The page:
In Sam’s day, of course, Sweden was a great power and still growing. Obviously its merchants and their English agents were fully capable of screwing the market for what they could get for a valuable commodity like tar.

A. Hamilton  •  Link

Residents of North Carolina are known as "Tar Heels"

Off topic, the Tar River flows through central N.C. near Tarboro. The autobiography of an uncle who served as president of UNC is “Memoirs of an Old Tar Heel.”

Mary  •  Link

"my simple Dr."

Enlarging on Miss Ann's note above, nor does academic success, in whatever field, necessarily accompany plain common sense.

language hat  •  Link

"It's clearly a Baltic term - German, Frisian, Danish, Swedish.”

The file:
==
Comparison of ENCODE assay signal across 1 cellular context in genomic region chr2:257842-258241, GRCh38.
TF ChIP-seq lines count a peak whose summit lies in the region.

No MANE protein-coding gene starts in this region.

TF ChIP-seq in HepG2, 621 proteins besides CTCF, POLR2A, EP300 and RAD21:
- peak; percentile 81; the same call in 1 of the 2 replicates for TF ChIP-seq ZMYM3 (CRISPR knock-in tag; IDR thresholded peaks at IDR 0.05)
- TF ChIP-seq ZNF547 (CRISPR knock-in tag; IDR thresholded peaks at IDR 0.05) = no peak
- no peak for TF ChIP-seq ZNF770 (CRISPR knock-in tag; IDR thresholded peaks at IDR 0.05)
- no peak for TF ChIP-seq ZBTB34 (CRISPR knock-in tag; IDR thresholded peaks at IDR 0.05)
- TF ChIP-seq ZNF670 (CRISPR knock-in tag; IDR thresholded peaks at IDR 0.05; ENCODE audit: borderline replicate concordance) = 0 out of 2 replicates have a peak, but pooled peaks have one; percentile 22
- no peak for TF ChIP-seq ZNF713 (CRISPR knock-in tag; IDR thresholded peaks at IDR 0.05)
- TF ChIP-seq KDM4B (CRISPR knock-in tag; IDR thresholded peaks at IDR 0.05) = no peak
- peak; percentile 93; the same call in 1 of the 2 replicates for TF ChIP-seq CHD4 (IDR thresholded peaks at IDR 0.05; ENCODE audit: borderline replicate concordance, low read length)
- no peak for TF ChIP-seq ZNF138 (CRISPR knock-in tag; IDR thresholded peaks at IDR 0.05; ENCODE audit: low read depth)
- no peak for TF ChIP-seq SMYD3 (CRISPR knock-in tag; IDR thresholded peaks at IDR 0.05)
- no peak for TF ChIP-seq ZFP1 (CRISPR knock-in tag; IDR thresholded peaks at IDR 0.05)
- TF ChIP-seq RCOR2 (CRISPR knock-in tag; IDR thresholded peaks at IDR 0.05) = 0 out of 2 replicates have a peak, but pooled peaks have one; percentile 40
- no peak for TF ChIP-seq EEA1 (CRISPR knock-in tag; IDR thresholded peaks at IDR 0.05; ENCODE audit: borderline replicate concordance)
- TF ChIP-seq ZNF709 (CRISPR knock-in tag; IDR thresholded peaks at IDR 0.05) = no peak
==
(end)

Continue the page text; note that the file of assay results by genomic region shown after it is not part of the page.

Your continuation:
Which made me think it must be in Russian as well, which it turns out it is, doubtless from the time of Peter the Great. This is a most educational site!

andy  •  Link

Up by 4 o'clock and to my arithmetique

I woke up at 4 am too this morning (it’s just light here) but turned over and went back to sleep.

Should we be concerned about Sam’s work/life balance?

is Beth?

Bradford  •  Link

The waistcoat's all very well for October; but July in London, if the current one's anything to go by?

Pauline  •  Link

"This night I began to put on my waistcoat also."
Terry F., I think you have it. Experimenting with keeping his torso covered and warm against his "old troubles". And now with the roof coming off, he takes it up even though it is July (but about to rain). OR it may actually be a truss-like garment; not only warmth, but firm support for his lower abdomen.

Glyn  •  Link

The Pageant in Cornhill